Albums That Should Be Interpreted Like Books

Written by Ben Casey. Media by Bekah Dothager.


How many times have you sat down and listened to an entire album straight through? It’s a tough thing to do these days, considering we now have music streaming services, mix CDs, radio, playlists, and endless other products that offer us specific songs we want at a moment’s notice. We’ve all become bouncing kids in shops on Free Candy Day.


There’s also the issue of distractions. Who has time to listen to a full album when there’s homework to do? Why would I listen to a full album when I can just hear the songs I like and then watch The Walking Dead? There are so many forms of entertainment presented to us today that lengthening activities we already enjoy seems laborious rather than relaxing.


So why even listen to albums in the first place? What makes an album different from a mix CD or a Pandora radio station?


Well, one reason is the concept album. Concept albums have a story that goes with the album, tying all the songs together. These clearly benefit from listening through all at once in order to get the full story and not on shuffle or divided into a playlist. Popular concept albums include Childish Gambino’s “Because The Internet“, Green Day’s “American Idiot“, The Beach Boys’ “Pet Sounds“, and The Beatles’ “Sgt. Pepper.”



Source: The Blackroom Cafe

But what about albums that don’t have a single intertwining story? To get another opinion on this, I asked Greenville student and musician Trey Brockman for his opinion.

Ben: “So, do you listen to individual songs or albums mostly?”


Trey: “I usually listen to albums and what I’ll do a lot of the time is listen to like the same album for about two weeks on repeat.”


Ben: “Oh, what album are you listening to right now?”



Trey: “Forget and Not Slow Down” by Relient K. I’ve got the CD in my car so I listen to that all the way through a lot.”


Ben: “Oh man, that’s a great one. So what do you think are some advantages to listening to albums as opposed to individual songs?”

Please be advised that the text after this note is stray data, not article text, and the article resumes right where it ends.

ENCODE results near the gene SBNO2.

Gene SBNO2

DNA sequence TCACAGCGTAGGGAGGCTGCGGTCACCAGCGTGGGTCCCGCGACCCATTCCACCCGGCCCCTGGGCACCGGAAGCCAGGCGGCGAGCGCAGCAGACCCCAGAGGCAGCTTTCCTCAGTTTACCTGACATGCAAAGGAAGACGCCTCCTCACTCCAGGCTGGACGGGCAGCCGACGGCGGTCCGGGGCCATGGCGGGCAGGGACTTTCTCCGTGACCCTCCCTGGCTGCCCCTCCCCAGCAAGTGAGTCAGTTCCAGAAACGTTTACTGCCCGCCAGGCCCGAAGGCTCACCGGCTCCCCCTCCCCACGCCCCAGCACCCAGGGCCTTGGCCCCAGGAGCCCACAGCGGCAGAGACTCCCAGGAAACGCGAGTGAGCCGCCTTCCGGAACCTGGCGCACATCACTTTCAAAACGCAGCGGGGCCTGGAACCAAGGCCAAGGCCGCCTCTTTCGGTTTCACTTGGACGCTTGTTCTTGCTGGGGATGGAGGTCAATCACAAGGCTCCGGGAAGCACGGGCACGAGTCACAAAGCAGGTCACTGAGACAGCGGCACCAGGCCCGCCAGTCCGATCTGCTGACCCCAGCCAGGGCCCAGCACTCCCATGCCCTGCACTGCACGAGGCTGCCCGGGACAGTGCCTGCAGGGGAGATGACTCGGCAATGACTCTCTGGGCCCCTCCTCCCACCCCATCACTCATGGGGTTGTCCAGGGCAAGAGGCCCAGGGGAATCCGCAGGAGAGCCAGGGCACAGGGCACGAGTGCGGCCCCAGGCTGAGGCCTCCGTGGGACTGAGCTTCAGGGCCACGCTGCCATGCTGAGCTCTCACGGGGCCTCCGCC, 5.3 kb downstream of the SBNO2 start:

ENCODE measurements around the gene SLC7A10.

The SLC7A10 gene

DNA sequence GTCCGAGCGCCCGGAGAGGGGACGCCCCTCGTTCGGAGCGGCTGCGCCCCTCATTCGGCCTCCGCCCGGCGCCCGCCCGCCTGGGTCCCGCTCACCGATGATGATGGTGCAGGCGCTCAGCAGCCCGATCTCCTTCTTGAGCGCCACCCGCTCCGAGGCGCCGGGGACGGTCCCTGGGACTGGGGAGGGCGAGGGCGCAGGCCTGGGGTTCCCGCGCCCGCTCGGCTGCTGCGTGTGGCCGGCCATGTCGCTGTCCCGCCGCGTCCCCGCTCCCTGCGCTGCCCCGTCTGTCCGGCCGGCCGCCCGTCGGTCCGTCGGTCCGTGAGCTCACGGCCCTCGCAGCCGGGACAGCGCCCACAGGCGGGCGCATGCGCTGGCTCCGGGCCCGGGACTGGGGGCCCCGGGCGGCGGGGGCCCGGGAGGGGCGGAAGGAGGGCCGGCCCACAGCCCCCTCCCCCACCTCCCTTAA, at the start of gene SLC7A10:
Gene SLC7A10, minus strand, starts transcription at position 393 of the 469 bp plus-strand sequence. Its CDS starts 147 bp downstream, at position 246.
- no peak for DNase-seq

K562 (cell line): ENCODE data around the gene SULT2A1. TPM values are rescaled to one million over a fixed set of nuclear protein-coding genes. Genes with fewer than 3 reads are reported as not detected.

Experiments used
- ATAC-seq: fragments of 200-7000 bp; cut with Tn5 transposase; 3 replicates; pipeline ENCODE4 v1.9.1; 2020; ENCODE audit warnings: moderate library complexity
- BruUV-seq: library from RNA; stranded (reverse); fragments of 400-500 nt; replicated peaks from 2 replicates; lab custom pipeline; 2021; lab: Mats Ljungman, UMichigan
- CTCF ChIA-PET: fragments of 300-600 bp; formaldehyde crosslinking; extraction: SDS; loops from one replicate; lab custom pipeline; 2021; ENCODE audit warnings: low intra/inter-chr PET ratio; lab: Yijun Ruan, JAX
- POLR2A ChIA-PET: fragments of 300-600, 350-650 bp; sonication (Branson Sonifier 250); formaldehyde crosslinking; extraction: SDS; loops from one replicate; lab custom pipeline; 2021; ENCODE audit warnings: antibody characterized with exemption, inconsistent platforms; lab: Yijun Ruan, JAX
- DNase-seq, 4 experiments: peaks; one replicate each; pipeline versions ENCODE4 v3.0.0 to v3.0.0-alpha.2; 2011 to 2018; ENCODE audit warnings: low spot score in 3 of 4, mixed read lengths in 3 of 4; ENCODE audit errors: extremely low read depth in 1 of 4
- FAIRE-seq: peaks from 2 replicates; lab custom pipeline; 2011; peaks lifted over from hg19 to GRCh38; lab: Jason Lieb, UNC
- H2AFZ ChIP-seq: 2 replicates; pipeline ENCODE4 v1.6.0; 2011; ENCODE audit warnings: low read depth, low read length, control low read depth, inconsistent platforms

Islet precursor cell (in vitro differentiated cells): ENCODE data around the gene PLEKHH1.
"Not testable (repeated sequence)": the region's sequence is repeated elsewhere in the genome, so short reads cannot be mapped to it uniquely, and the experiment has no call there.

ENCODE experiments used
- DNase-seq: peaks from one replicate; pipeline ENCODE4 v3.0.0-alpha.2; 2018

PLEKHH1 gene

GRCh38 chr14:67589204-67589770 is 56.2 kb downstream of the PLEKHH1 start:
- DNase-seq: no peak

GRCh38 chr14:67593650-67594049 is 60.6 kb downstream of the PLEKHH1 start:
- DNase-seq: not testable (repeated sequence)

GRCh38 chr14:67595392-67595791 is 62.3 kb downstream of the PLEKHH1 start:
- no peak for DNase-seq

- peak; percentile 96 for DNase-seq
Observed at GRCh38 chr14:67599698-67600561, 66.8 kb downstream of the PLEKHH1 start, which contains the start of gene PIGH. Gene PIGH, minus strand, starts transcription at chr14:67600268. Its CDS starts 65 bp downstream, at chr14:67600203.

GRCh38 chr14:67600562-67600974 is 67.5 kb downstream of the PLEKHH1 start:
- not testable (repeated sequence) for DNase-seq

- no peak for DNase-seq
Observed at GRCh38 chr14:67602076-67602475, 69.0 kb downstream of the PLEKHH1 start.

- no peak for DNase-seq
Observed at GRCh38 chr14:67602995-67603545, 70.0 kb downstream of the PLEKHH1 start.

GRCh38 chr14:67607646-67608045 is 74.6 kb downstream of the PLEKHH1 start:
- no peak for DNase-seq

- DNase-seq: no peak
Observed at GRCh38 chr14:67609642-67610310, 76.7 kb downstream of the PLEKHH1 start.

Trey: “For me, albums are like a work of art. Each song is a little piece of it but to get the whole picture, you need like the whole thing in front of you.”


Trey makes a great point. Albums are not only a compilation of songs the artist wrote. They are a collection of sounds hovering around a few thematic themes, whether these themes be heartbreak or found love, depression or joy, indecision or determination. They go together.


A song on its own and a song within an album are completely different. The context is changed to something closer to how the artist intended it to be listened to in an album. Listening to only the song and not hearing the album is like looking at one piece of a puzzle without knowing the whole picture. And while you may like that piece better than the other pieces, or even better than the whole picture, in order to properly understand the art you’re listening to, its full context is necessary.


Another reason albums are good to listen to is that anyone can make a good song. With enough trial and error, eventually a song that is catchy, memorable, or emotional sounding will come out of almost anyone, regardless of musical talent. But it takes a lot of talent to be able to put together a group of songs into a cohesive unit while keeping it different enough that it doesn’t feel boring or monotonous.


A few of my favorite albums right now include “In the Aeroplane Over the Sea” by Neutral Milk Hotel, “Maggot Brain” by Funkedelic, “Awake” by Tycho, “Home Like No Place is There” by Hotelier, and “The End is Not The End” by House of Heroes.



Give one or two of them a listen and see if you like them!


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